On February 25, 2013, a state court judge issued a search warrant authorizing a search of Matthews' mother's apartment for evidence of drugs and firearms. Id. Brooklyn Park Police Detective Andrew Suerth (“Detective Suerth”) swore to the affidavit supporting the warrant application. United States v. Mathews, No. 13-79, 2013 WL 5781566, at *5 (D. Minn. Oct. 25, 2013). Detective Suerth was the primary investigator on the case and had directed Officer Pluman to conduct the canine sniffs of Matthews' mother's apartment. Hr'g Tr. at 5-6. Detective Suerth's affidavit described the two dog alerts outside the apartment where Matthews resided. Mathews, 2013 WL 5781566, at *5. The affidavit further stated that the drug detection dog was a USPCA certified narcotics detector canine. Id. On February 27, 2013, the police executed the warrant for the apartment and located drug paraphernalia, a digital scale, trace amounts of heroin, and a firearm. Id. at *1.

         On April 15, 2013, a federal grand jury returned an indictment charging Matthews with being a felon in possession of a firearm, in violation of 18 U.S.C. §§ 922(g)(1) and 924(a)(2). See Indictment [Docket No. 8].

         Following the indictment, Matthews filed multiple pretrial motions, including a motion to suppress the evidence seized during the search of the apartment. See Mot. Suppress [Docket No. 21]. Matthews argued that the search warrant was not supported by probable cause because it “lacked specificity . . . with regard to the dog sniff.” Id. at 1.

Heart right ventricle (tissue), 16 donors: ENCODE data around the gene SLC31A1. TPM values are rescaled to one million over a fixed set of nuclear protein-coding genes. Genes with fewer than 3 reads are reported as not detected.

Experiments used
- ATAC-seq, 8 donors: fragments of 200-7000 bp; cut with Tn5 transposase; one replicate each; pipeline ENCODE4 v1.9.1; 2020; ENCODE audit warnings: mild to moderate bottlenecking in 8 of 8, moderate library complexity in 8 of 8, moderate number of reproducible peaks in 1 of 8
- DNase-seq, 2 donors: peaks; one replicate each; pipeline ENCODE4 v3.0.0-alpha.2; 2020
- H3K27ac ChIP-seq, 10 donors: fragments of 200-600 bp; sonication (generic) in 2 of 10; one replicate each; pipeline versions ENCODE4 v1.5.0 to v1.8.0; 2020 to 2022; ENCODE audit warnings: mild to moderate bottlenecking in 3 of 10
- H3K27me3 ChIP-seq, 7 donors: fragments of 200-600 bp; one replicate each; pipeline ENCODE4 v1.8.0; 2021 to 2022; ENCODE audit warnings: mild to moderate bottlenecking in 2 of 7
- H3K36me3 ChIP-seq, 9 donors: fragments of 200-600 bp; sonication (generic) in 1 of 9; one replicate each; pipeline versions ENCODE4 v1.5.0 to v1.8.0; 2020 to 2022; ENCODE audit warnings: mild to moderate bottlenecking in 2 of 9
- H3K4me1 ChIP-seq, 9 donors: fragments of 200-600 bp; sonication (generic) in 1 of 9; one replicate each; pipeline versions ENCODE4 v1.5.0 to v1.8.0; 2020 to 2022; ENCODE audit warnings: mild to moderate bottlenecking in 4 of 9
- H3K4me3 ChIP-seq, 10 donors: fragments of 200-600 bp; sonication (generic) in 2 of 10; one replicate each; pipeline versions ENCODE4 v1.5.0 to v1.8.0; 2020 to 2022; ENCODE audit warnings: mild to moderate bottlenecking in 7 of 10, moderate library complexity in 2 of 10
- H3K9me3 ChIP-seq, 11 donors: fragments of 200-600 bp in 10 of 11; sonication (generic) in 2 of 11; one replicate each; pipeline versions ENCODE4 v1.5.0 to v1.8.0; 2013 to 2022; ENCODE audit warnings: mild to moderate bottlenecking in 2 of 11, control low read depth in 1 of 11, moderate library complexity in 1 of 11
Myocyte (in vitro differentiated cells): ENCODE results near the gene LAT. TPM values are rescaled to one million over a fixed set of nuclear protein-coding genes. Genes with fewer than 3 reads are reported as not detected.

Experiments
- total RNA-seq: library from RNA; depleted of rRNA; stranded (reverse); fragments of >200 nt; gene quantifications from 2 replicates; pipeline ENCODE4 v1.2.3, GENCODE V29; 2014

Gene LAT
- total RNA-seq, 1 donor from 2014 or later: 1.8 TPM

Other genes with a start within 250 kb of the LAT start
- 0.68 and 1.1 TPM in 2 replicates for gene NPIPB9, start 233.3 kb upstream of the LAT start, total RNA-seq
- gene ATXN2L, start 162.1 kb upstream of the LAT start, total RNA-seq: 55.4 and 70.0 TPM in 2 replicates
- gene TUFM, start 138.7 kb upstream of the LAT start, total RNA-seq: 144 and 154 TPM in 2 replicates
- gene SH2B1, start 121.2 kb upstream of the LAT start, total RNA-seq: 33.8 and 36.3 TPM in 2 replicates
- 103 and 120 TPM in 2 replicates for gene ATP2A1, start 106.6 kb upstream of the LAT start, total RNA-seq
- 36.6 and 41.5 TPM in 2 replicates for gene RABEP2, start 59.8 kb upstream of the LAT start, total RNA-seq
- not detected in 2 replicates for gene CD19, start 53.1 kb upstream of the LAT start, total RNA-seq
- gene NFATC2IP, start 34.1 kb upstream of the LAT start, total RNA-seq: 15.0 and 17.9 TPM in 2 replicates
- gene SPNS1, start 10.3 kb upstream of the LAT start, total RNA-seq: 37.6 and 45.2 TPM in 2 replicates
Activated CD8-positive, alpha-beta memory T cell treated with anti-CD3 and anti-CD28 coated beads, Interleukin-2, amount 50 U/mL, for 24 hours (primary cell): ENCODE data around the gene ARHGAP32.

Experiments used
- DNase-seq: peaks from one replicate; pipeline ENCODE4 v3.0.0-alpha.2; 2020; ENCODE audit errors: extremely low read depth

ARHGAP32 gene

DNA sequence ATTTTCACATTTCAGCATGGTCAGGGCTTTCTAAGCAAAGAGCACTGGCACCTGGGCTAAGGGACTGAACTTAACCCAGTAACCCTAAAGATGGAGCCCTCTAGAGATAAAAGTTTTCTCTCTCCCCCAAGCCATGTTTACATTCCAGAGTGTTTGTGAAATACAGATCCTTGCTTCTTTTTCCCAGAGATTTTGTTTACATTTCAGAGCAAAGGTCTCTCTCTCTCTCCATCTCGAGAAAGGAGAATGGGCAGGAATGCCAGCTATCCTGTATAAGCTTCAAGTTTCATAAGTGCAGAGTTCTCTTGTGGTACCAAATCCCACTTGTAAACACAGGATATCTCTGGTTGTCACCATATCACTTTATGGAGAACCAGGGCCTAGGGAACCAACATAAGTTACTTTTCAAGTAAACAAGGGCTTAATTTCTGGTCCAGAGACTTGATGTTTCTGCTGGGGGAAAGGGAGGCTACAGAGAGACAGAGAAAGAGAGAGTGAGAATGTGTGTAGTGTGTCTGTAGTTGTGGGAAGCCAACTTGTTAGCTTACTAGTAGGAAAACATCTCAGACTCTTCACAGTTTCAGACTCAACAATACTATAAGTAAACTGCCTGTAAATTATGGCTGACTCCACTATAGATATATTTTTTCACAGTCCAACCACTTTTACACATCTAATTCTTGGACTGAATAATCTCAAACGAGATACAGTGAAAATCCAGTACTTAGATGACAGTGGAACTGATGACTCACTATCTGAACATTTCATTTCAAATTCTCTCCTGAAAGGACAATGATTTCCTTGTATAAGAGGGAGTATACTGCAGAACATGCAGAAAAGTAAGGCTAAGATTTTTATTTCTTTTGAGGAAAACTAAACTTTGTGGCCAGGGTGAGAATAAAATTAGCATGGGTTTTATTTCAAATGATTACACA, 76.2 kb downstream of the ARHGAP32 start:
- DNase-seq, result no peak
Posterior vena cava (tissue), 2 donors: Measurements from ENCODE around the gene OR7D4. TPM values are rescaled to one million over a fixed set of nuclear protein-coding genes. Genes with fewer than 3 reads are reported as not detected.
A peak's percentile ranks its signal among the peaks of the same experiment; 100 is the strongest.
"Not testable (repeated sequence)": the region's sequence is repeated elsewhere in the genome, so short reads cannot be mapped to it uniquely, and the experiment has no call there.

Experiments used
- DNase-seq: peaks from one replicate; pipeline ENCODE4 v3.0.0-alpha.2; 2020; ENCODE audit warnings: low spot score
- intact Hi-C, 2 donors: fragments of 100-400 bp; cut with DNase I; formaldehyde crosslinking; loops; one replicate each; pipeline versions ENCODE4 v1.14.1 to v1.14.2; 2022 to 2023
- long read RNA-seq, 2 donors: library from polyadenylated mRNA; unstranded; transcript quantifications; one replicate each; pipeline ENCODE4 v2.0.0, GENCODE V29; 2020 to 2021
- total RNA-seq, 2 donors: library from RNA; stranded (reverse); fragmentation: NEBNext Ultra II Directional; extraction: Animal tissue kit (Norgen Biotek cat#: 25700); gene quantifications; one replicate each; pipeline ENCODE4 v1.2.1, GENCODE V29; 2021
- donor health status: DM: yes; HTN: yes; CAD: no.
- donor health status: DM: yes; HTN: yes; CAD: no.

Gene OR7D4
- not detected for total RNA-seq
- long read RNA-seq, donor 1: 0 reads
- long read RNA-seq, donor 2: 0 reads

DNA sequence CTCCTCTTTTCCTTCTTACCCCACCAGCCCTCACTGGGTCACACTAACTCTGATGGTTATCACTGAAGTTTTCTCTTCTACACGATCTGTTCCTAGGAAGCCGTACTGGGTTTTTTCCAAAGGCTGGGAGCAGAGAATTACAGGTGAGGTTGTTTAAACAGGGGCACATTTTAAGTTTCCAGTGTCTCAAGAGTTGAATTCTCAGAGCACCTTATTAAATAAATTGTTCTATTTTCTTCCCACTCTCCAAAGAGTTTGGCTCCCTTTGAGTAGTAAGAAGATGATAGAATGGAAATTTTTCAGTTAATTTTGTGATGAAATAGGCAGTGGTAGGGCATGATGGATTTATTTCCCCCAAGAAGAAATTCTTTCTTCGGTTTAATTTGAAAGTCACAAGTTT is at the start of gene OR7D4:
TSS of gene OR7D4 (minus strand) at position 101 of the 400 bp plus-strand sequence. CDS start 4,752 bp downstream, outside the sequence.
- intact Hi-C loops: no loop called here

A hearing on Matthews' motions was held on June 3, 2013 before Chief Magistrate Judge Arthur J. Boylan. See Min. Entry [Docket No. 25]. Detective Suerth was the sole witness at the hearing. See generally, Hr'g Tr. Detective Suerth's testimony included the certification and reliability of the canine that was used to conduct the sniff outside the door to Matthews' mother's apartment. Id. at 12-15, 19, 39. Detective Suerth stated that the drug detection dog had been cross-trained to detect the odor of narcotics as well as patrol apprehension. Id. at 12. Additionally, Detective Suerth testified that he had no reason to doubt the canine's reliability because Officer Pluman and the canine had performed narcotic sniffs for Detective Suerth in the past that had proven reliable. Id. at 15, 50-51.

         Matthews' attorney cross-examined Detective Suerth on issues concerning the validity of the canine search, including the canine's certification. Id. at 39-40, 50-53, 67-69. For example, defense counsel entered a USPCA certification for the canine dated March 2013 into evidence in an effort to show that the dog had not been certified until a month after the February 25, 2013 search warrant was issued. Id. at 39-40. However, Detective Suerth testified on redirect that the canine had been certified since April 2012, several months before the narcotics sniff at issue. Id. at 61. Chief Magistrate Judge Boylan's Report and Recommendation [Docket No. 50] recommended the denial of ...